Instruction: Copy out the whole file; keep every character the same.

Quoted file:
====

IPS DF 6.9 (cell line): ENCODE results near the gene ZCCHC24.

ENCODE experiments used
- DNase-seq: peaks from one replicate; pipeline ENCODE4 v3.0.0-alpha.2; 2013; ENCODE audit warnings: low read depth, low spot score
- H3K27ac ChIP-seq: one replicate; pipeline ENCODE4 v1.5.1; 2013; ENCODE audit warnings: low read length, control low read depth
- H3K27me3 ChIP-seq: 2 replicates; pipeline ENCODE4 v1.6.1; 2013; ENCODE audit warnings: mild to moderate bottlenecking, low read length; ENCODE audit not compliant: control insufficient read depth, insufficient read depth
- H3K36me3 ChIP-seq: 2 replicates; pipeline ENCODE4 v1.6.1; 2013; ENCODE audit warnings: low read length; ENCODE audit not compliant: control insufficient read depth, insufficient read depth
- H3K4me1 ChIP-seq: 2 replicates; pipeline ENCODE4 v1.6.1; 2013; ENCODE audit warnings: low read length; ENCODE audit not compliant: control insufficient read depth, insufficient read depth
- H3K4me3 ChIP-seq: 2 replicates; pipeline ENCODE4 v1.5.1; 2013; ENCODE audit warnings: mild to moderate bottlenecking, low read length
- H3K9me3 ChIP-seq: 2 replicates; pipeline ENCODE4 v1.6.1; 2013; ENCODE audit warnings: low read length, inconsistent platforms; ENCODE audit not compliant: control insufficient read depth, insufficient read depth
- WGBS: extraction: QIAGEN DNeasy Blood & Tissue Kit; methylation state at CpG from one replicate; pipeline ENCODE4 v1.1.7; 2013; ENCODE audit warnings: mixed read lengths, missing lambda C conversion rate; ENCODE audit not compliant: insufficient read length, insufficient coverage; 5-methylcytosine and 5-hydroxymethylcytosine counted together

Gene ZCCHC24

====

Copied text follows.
IPS DF 6.9 (cell line): ENCODE results near the gene ZCCHC24.

ENCODE experiments used
- DNase-seq: peaks from one replicate; pipeline ENCODE4 v3.0.0-alpha.2; 2013; ENCODE audit warnings: low read depth, low spot score
- H3K27ac ChIP-seq: one replicate; pipeline ENCODE4 v1.5.1; 2013; ENCODE audit warnings: low read length, control low read depth
- H3K27me3 ChIP-seq: 2 replicates; pipeline ENCODE4 v1.6.1; 2013; ENCODE audit warnings: mild to moderate bottlenecking, low read length; ENCODE audit not compliant: control insufficient read depth, insufficient read depth
- H3K36me3 ChIP-seq: 2 replicates; pipeline ENCODE4 v1.6.1; 2013; ENCODE audit warnings: low read length; ENCODE audit not compliant: control insufficient read depth, insufficient read depth
- H3K4me1 ChIP-seq: 2 replicates; pipeline ENCODE4 v1.6.1; 2013; ENCODE audit warnings: low read length; ENCODE audit not compliant: control insufficient read depth, insufficient read depth
- H3K4me3 ChIP-seq: 2 replicates; pipeline ENCODE4 v1.5.1; 2013; ENCODE audit warnings: mild to moderate bottlenecking, low read length
- H3K9me3 ChIP-seq: 2 replicates; pipeline ENCODE4 v1.6.1; 2013; ENCODE audit warnings: low read length, inconsistent platforms; ENCODE audit not compliant: control insufficient read depth, insufficient read depth
- WGBS: extraction: QIAGEN DNeasy Blood & Tissue Kit; methylation state at CpG from one replicate; pipeline ENCODE4 v1.1.7; 2013; ENCODE audit warnings: mixed read lengths, missing lambda C conversion rate; ENCODE audit not compliant: insufficient read length, insufficient coverage; 5-methylcytosine and 5-hydroxymethylcytosine counted together

Gene ZCCHC24